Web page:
August 17, 2009

Haynes motor museum

When I had my b'day (magical age of 35... 50% of my expected lifespan gone!), my dad was visiting me in P'head. We decided to go to the Haynes Motor museum. I'd never been there, and he certainly hasn't seen it either. It's near the Air Fleet Arms Museum in Yeovilton (also a very impressive museum). I decided to play with my phone, running google maps as satnav whilst going there. Due to sunshine, the glare pretty much obscured my view of the display, so on the way up there, I had to pull over to double check the route. as it turned out we were still on route, so we continued. It took us about an hour to get there going via Street. On teh way back I had it calculate a route again, but this time it chose another route for some reason. It took us over one way dirt roads in the middle of nowhere!!! It took us quite a bit longer to get to the motorway, where there was another performance of the most popular activity "old-english queueing on the motorway". And like with every damn queue in thsi country, it was caused by nothing. That' sright, nothing at all. well, basically that means incompetency of drivers, who like hitting their brakes really hard, especially when it starts raining (seems like in the UK people get really scared to drive these days when they drive their ginormous 4x4 and a drizzle starts).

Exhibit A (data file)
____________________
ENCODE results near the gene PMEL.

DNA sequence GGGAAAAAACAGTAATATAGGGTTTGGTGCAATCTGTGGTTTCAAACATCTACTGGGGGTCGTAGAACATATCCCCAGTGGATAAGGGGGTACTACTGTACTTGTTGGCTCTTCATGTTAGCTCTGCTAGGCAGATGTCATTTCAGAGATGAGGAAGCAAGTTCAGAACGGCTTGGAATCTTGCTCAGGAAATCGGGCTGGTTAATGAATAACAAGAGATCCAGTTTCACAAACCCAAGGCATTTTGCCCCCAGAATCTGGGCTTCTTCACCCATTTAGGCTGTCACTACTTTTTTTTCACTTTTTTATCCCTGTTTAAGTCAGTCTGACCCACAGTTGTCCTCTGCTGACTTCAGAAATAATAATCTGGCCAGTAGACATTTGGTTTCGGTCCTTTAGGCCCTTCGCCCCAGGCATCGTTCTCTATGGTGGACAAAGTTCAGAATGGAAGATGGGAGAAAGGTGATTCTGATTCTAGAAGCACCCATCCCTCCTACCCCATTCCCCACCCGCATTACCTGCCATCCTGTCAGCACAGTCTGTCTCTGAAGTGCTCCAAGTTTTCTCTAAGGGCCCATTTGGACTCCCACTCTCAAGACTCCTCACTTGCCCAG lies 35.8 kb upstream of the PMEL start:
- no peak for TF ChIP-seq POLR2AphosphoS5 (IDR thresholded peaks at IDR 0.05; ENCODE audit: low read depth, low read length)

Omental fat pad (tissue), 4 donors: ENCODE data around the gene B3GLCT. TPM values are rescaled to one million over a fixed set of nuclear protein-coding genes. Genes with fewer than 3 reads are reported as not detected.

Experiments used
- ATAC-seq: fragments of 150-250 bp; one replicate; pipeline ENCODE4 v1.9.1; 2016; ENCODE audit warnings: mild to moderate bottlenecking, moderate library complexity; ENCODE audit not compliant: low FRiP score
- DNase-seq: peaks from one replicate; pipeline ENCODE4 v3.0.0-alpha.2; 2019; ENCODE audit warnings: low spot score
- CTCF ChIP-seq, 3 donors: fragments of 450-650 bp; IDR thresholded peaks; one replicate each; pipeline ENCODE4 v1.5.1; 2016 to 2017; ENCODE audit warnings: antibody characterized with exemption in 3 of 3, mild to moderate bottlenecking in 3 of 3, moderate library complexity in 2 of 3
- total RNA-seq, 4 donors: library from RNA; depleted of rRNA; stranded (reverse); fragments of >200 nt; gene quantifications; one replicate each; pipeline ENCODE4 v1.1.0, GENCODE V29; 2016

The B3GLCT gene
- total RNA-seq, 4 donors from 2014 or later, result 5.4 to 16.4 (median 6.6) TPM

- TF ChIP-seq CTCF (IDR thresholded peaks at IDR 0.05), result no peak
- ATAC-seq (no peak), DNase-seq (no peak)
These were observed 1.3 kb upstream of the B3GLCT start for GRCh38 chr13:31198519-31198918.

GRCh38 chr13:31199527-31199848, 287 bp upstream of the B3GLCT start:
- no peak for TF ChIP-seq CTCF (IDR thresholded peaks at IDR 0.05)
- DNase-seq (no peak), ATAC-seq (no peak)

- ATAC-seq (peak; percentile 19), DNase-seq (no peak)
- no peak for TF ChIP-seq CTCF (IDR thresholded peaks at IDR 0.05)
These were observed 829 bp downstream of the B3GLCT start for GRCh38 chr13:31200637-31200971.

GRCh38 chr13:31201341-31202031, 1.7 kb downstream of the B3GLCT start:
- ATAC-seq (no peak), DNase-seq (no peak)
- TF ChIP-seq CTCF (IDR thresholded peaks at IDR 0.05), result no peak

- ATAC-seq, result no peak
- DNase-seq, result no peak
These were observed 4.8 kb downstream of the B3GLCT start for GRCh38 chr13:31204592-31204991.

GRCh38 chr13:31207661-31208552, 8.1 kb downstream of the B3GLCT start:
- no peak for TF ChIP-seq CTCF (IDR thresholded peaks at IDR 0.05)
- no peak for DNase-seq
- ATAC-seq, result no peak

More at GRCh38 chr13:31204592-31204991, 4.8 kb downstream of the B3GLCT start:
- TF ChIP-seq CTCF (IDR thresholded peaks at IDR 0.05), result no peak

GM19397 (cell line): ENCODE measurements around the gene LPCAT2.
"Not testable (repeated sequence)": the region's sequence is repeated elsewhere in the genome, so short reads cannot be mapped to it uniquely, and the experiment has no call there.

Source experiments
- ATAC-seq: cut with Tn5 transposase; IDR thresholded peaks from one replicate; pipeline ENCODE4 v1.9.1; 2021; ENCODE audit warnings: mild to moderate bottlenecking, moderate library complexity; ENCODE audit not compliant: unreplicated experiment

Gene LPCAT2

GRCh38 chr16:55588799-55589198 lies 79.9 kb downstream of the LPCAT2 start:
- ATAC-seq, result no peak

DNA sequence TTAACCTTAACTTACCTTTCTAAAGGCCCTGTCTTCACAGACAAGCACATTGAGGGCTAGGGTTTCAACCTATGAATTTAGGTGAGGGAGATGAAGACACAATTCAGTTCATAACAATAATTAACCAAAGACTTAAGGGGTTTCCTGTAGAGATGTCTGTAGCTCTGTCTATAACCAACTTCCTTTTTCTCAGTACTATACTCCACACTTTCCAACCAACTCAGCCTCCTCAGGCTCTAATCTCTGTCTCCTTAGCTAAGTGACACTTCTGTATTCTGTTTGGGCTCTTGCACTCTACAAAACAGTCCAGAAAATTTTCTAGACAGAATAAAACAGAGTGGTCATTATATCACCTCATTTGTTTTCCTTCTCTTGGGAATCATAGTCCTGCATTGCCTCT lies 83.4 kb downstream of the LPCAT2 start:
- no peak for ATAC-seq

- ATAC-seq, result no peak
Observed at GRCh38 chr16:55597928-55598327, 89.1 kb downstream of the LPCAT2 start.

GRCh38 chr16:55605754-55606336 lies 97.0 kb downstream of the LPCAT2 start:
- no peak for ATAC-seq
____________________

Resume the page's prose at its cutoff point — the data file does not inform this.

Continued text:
Anyway, the museum was quite interesting, though really quite limited when it comes to providing some explanations. It started off interesting with some of replicas of the very first combustion engine powered cars ever made, followed by "the red room", which was basically a hall with only red sports cars. Ferrari's lambo's, MG's, morgans, mazerati's, etc etc. They had a special exhibition for the mini.
All in all the collection was really very impressive indeed!
There was one downside I think. The museum was basically a couple of sheds filled with cars. There were some motorcycles, but there was no explanation of anything at all, except for the signs that identified the cars (including some history associated to them). there was no clear path that showed you how cars evolved, no explanations how a combustion engine works, or how gear boxes work. None of that at all, and to be honest, I think those are really quite essential for a decent museum.

Of course I made some photos, so here are a couple:

1930's Cadillac powered by a V16 engine

Closeup of a Lincoln Zephyr

Closeup of morgan's bonnet (3-wheeled Morgan, can't remember the name of it...)